Arrest of Cardinal Zen sends chill through Hong Kong’s Catholic community

The activist Leung Wing-lai was in prison when he first met Cardinal Zen. In 2018, while Leung was serving a sentence for illegal assembly, Zen visited him at a remote Hong Kong prison.

On the day of the visit, Leung recalls being pulled from the prison workshop and led into a small outdoor area to have his first and only meeting out in the open while incarcerated.

“The officers seemed nervous and I did not know what was going on … then I saw Joseph Zen and immediately understood,” Leung said.

“[Zen] said he had read the news and was worried about us.”

Leung said he was surprised that the conversation did not revolve around faith; instead, Hong Kong’s most senior Catholic cleric was interested in his life and family.

“He said ‘Remember, you can be angry, but do not have hatred,’” Leung said, describing the experience as a rare moment of ease in captivity.

Last week, Hong Kong police from the national security department arrested Zen, 90, and four others for alleged “collusion with foreign forces”. All of those arrested were trustees of the 612 Humanitarian Relief Fund, which provided legal and financial assistance to more than 2,200 people prosecuted for their part in the 2019 pro-democracy protests.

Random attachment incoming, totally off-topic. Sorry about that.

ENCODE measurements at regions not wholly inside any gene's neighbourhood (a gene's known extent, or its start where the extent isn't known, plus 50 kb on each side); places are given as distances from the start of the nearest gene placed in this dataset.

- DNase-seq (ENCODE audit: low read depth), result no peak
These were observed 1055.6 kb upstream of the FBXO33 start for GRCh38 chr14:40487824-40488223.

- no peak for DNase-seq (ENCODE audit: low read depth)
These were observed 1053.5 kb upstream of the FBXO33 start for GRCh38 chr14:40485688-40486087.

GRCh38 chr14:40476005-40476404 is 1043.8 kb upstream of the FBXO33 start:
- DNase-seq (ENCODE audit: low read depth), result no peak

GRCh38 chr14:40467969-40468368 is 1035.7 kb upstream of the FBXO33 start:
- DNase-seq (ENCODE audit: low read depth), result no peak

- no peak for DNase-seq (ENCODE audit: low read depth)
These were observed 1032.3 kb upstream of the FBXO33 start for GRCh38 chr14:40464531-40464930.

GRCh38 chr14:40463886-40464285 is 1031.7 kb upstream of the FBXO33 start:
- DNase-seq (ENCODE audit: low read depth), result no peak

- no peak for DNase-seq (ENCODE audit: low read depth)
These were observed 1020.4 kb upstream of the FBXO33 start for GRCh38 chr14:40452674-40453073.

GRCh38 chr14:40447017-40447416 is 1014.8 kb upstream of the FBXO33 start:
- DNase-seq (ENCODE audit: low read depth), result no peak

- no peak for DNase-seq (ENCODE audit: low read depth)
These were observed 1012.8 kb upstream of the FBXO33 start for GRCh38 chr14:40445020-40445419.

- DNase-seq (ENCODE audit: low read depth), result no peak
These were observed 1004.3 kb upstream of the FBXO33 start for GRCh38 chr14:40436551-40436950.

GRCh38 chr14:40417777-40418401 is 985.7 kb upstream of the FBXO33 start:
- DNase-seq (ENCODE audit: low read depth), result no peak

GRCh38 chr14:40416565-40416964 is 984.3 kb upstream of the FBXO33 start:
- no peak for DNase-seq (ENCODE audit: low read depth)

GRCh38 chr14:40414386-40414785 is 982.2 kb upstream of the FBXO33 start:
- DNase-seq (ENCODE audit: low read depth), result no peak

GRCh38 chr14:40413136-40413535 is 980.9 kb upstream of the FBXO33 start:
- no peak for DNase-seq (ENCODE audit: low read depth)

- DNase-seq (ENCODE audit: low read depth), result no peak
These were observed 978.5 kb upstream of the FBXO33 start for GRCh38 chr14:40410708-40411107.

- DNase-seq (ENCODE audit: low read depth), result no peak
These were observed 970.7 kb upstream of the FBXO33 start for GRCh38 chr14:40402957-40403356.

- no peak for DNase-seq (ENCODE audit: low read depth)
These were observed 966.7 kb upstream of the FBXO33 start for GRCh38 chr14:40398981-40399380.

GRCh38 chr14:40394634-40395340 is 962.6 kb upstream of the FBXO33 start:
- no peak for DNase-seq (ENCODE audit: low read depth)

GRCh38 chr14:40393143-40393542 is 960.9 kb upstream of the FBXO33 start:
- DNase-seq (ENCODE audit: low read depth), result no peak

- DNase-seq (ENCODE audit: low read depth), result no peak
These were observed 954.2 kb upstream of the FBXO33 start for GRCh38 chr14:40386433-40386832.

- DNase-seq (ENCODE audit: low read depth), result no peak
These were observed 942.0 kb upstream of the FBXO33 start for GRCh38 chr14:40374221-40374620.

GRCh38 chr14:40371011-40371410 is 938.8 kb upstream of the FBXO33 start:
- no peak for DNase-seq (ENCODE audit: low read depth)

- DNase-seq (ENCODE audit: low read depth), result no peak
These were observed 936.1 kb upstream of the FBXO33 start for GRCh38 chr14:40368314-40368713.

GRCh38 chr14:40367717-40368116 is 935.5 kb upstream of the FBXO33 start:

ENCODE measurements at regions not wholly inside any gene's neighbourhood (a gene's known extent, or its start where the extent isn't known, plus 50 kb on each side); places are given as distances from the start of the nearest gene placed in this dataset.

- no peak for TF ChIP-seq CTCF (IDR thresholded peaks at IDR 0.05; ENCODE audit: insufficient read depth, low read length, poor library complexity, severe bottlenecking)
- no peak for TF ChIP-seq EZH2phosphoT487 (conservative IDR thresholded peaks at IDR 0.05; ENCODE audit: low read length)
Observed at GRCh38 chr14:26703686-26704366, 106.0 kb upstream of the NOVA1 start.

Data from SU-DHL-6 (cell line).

The fund had ceased operations in 2021, after the police announced it was under investigation and requested administrators to provide details on its donors.

Zen was released on bail on 12 May and a source close to him said the cardinal was set to appear in court on 24 May, adding it was possible that he would be further detained, should charges be laid.

While in the past the arrest of a public figure like Zen would have sparked fierce debate in Hong Kong, the local church community has been largely silent so far.

In a short statement published on 12 May, the Hong Kong Catholic Social Communications Office said it was “extremely concerned” with Zen’s safety. “We have always upheld the rule of law,” the statement read. “We trust that in the future we will continue enjoying religious freedom in Hong Kong under the Basic Law.”

According to government statistics, there were 1.2 million Christians in Hong Kong as of 2020, a third of whom are Catholic. Churches in Hong Kong are largely independent from the government, although leaders of the Anglican and Catholic churches have in recent years aligned themselves with the Chinese government on political matters.

Anne (a pseudonym), a lifelong Catholic and retiree, explained that views within the church were split over Zen: some thought he was too radical, while others supported his outspokenness.

Those who wanted to speak out in support for Zen were worried that any public action, however mild, would create only more trouble for him. Instead, Zen’s supporters kept him in their prayers and discussed his arrest in private, Anne said.

Although local authorities denied the arrest had anything to do with religious freedom, Anne was worried that a crackdown on churches would spread from mainland China to Hong Kong.